MCKEESPORT, Pa. — Lori Hepner, professor of integrative arts at Penn State Greater Allegheny, has been named the Penn State Laureate for the 2023-24 academic year.
An annual faculty honor established in 2008, the Penn State Laureate is a full-time faculty member in the arts or humanities who is assigned half-time for one academic year to bring greater visibility to the arts, humanities and the University, as well as to their own work. In this role, the laureate is a highly visible representative of the University, appearing at events and speaking engagements throughout the commonwealth.
Hepner succeeds 2022-23 Penn State Laureate Velvet Brown, David P. Stone Chair and associate director for equity, diversity and inclusion in the College of Arts and Architecture’s School of Music.
A visual artist who has been teaching at Penn State since 2007, Hepner uses movement to abstract and reconstruct images in works that "make the invisible visible," mirroring her own experience with sensory differences, she said. Her ongoing practice, "Drawing with Light," spans the genres of photography, performance, and augmented reality and uses custom, wearable LED devices that use the movement of the body to create digital light drawings.
“I’ve used my wearable LEDs in intergenerational art making workshops as well as in workshops for people with movement, sight differences and neurotype differences to collaborate with me in creating artwork that will be exhibited in their own communities as public art,” said Hepner. “I hope to similarly share my modes of creative expression with all Penn Staters across the commonwealth in my laureate year.”
Hepner has exhibited her artwork in gallery and museum exhibitions in Finland, China, the U.K., Spain, the Netherlands, Iceland, Norway, Canada, Colombia and across the United States. Her abstracted landscapes are engraved on a ruby disk inside of the Moon Arc, a mini museum that will be sent to live on the moon on Astrobotic’s Peregrine Moon Lander in 2023. Its twin is in the Smithsonian’s collection at the National Air and Space Museum in Washington, D.C.
She has examined the concept of "future memory," regarding how our place-tied memories may warp in the future as our landscapes are changing more quickly than expected. Starting in the Northern landscapes of Finland in 2014, she has photographed these landscapes during artist residencies that have also allowed her to hike in the Icelandic Westfjords region and to collect beach plastic littering on remote arctic beaches in Svalbard. She spent four months in 2018-19 as a Fulbright grantee and set up a community makerspace in the Træna archipelago, 22 miles off the coast of arctic Norway, for the community to create recycled 3D printer filament to digitally print small sculptures.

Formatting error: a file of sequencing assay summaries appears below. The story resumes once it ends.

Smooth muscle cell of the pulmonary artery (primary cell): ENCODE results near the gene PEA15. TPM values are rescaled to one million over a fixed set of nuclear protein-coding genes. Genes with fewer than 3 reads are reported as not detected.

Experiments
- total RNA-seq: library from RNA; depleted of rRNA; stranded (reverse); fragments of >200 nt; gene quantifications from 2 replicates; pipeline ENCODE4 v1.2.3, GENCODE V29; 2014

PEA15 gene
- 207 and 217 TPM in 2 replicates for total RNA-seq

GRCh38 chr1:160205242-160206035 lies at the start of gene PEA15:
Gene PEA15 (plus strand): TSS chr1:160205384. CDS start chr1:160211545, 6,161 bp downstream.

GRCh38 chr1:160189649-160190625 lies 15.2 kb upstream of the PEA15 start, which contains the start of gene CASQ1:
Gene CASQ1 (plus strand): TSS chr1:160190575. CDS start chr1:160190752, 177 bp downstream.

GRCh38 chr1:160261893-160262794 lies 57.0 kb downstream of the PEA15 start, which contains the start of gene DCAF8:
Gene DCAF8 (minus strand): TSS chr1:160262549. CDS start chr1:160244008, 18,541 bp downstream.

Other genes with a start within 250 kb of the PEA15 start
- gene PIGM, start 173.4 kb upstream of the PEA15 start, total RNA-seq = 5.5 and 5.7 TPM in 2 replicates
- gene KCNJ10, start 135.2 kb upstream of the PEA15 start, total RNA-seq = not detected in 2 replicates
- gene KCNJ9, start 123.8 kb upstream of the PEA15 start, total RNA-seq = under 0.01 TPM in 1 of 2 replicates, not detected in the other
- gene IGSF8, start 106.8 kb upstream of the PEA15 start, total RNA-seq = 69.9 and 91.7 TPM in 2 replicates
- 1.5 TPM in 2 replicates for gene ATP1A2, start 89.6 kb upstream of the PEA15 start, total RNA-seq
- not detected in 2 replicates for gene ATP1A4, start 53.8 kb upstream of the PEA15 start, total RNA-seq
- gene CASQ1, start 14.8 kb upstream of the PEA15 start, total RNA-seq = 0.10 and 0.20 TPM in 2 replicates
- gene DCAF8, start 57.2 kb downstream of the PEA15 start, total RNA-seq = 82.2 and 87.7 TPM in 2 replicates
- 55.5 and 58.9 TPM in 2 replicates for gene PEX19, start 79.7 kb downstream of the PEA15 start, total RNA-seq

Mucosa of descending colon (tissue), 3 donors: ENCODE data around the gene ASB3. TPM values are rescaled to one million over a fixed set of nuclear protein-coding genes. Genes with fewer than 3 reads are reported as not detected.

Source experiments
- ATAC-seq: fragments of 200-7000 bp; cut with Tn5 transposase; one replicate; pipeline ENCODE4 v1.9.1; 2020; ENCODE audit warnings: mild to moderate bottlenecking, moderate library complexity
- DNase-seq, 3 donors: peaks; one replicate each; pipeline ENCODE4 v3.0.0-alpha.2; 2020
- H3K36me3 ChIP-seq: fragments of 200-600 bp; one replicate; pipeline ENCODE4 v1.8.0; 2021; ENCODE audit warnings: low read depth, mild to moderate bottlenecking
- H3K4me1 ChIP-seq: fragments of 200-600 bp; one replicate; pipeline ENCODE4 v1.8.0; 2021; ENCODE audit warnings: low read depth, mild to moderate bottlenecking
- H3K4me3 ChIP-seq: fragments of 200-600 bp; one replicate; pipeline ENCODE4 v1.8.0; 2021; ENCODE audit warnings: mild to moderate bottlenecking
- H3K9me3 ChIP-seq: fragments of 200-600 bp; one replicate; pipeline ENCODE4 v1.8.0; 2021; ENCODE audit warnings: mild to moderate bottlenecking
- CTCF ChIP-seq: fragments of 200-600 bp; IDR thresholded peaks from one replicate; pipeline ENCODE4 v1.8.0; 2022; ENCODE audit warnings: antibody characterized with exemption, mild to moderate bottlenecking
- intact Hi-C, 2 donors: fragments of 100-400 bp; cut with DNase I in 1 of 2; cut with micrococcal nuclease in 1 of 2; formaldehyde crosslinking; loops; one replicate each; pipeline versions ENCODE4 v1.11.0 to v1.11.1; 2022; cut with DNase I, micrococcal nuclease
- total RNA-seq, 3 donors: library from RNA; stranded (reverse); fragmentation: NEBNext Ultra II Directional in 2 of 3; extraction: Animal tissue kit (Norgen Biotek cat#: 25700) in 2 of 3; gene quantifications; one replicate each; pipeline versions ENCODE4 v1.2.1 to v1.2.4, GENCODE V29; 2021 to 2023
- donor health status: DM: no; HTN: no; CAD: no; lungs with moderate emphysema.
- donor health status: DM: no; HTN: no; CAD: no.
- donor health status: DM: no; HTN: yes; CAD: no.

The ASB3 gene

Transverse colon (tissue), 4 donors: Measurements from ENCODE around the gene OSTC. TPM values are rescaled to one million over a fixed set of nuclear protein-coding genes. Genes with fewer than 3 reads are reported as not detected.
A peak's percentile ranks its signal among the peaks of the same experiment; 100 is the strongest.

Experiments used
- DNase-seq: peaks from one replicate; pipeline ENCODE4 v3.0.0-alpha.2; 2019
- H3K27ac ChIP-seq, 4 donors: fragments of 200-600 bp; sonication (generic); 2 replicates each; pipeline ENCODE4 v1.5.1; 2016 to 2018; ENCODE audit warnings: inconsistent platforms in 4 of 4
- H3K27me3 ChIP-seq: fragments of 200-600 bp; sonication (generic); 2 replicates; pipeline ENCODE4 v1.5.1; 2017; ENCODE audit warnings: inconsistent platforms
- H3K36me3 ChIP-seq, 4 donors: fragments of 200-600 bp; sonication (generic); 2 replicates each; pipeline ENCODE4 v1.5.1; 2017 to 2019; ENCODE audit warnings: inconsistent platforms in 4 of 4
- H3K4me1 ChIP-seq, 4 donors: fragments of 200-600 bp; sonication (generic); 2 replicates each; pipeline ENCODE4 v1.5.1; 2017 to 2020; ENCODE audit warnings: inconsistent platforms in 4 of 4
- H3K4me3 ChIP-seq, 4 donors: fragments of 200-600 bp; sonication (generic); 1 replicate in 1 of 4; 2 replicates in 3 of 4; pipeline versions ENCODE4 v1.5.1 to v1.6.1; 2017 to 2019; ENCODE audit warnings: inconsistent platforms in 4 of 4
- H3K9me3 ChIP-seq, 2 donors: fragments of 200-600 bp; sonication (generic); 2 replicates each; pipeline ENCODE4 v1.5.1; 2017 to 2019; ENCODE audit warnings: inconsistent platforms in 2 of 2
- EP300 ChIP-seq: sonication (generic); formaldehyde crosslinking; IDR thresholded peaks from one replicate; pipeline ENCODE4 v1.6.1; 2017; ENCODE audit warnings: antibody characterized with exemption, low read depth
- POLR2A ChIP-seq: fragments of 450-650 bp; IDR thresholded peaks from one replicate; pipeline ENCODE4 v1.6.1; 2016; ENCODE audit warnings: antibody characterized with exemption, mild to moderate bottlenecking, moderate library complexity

I hope to inspire people of all abilities to think outside the box creatively and to dream up new ways that art can be made and shared in the future.
—Lori Hepner , professor of integrative arts
Her body of 2D photographic prints, "Excursionary Auras, in Situ," which has been exhibited in galleries nationally and internationally, re-remembers her journeys in these landscapes, with Hepner re-stepping her movements in the studio while dancing with LED devices that play back her landscape photographs in front of her camera. The long-exposure images twist and abstract nature’s details of these remembered places that are quickly being altered by climate change. She has since expanded this into an ongoing project that includes explorations of non-arctic landscapes, documenting how climate change is affecting all landscapes.
According to Hepner, allowing everyone to be included in art making and creative expression is an important part of her practice.
“As someone who went through the public school system, but unexpectedly had a computer art class in her 1980s' kindergarten class, I know that access to technology for art-making purposes can be life-changing,” said Hepner. “I hope to inspire people of all abilities to think outside the box creatively and to dream up new ways that art can be made and shared in the future.”
Hepner said she plans to share her visual art in gallery exhibitions, artist lectures and collaborative art-making workshops across the commonwealth.